I saw Argo over the weekend and thoroughly enjoyed it. Directed by and starring Ben Affleck, it’s the smart, suspenseful, mostly true story of how six Americans were brought out of Tehran – “exfiltration,” often abbreviated to “exfil,” is the term of art – in 1980, in the middle of Iran’s Islamic revolution. (Fifty-two other US Embassy employees weren’t so lucky: They spent 444 days as protagonists in what became known as the Iran hostage crisis.)
I say Argo is mostly true because, like most narrative art, it takes some liberties with historical fact, telescoping and condensing and even inventing when it serves the story. For a more literal account of the real-life drama, whose details were declassified in 1997, you may want to read the memoir of Antonio Mendez, the CIA agent who masterminded the escape. (He’s played by Affleck in the film.)
Genuine publicity for a fake movie. Via Foreign Policy.
Or you can read “How the CIA Used a Fake Sci-Fi Flick to Rescue Americans From Tehran,” Joshuah Bearman’s 2007 article for Wired that’s getting a lot of new eyeballs this season. It’s a terrific read that fills in many of the blanks (such as the roles of some unsung or undersung Canadians). For my part, I was amused by one passage toward the end that’s omitted from the movie but appealed to my love of names, puns, and coincidences.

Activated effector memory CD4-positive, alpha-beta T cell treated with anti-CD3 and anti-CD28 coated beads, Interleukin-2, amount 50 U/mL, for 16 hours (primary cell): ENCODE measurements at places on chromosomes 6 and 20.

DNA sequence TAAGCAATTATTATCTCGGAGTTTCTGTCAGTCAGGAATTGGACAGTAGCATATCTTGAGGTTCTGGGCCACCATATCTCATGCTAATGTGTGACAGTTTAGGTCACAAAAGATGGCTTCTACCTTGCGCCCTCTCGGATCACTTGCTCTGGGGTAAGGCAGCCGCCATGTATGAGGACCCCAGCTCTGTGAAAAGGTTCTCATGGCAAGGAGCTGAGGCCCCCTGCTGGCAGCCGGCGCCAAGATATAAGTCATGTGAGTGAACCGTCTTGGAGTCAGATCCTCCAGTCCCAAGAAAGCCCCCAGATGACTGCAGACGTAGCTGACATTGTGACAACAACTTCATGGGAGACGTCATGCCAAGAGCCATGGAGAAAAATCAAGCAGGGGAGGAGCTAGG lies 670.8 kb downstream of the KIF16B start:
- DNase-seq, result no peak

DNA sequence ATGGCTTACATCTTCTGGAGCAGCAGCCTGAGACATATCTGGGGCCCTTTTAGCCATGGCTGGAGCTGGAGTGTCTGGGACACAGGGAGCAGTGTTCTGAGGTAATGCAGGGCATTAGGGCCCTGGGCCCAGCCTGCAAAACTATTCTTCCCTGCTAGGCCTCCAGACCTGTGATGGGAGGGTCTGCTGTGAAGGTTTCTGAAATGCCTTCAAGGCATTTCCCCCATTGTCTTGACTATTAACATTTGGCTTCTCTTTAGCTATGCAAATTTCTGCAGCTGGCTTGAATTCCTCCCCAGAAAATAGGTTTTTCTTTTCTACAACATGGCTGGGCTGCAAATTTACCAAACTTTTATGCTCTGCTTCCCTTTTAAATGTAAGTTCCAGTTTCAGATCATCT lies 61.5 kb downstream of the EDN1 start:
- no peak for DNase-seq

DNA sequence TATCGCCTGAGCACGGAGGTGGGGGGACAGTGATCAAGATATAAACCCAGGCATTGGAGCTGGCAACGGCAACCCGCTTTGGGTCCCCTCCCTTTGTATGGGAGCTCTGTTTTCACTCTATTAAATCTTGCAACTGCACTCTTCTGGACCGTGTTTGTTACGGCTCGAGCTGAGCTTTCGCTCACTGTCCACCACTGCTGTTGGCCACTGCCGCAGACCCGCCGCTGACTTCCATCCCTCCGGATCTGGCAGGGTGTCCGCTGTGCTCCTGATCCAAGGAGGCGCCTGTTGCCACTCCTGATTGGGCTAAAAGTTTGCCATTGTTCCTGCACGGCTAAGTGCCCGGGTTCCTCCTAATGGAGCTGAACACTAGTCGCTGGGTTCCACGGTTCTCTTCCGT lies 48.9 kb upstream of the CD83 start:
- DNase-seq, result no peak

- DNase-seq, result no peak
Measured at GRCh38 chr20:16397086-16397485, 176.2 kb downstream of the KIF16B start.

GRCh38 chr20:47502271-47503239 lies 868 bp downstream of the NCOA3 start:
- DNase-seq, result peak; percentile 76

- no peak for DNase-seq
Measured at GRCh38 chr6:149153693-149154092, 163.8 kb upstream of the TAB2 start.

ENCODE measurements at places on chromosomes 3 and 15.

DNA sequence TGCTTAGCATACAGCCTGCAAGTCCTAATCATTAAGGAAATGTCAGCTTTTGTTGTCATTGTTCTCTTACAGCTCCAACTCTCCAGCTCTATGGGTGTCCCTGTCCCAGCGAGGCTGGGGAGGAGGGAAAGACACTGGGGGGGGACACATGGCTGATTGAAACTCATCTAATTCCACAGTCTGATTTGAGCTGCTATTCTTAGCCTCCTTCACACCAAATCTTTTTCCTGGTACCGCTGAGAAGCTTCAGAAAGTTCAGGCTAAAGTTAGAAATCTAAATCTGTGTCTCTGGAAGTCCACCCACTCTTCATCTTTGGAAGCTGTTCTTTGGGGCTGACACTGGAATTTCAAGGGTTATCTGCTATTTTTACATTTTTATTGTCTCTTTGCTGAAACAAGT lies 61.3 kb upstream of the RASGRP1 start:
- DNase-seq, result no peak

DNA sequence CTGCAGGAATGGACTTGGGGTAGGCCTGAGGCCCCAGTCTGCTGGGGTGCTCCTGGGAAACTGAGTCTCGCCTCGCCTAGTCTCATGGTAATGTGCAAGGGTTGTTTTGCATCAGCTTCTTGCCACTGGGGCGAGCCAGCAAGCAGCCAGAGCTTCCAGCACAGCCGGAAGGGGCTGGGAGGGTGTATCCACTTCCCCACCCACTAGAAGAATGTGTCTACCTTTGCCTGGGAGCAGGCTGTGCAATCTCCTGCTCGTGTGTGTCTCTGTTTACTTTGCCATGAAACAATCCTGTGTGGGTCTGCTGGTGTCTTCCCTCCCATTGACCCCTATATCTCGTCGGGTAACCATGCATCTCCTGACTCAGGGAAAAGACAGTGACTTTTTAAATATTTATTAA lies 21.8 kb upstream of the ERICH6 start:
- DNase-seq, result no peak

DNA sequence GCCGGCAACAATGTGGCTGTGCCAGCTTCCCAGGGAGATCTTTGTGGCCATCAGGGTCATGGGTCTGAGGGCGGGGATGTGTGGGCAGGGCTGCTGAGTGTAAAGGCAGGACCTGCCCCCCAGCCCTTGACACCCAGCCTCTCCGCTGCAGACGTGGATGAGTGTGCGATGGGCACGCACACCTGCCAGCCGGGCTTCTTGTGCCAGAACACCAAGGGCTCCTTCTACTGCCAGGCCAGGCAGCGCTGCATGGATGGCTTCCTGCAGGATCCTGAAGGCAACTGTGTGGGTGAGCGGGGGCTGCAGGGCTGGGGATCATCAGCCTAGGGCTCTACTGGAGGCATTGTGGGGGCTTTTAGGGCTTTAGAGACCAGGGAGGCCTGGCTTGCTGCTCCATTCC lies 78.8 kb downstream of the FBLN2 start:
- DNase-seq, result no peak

A little background: Argo was the actual title of the fake sci-fi flick that formed the cover for the exfiltration. And Anders is Bob Anders, a senior embassy officer who was one of the six Americans being exfiltrated.
Here’s the passage from Bearman’s story:
As they boarded the plane from the windy tarmac, Anders noticed the word AARGAU was printed across the fuselage — the name of the Swiss region where the plane originated was strangely similar to that of their cover story. He punched Mendez’s arm and said, “You guys arrange everything, don’t you?”
In Affleck’s movie, the Argo title is never fully explained. A minor character asks whether it’s a reference to the ship of Jason and his Argonauts. “Ar … go fuck yourself,” replies Lester Siegel, the (fictional) Hollywood producer played by Alan Arkin. And, according to an account in Foreign Policy of the actual events, that “profane ‘knock-knock’ joke” is in fact how Argo got its name.
An additional tidbit from Foreign Policy:
One “ironic coda” from the CIA account: “By the time Studio Six folded several weeks after the rescue, we had received 26 scripts.… One was from Steven Spielberg.”
In Canada, by the way, l’affaire Argo is known as “the Canadian Caper.”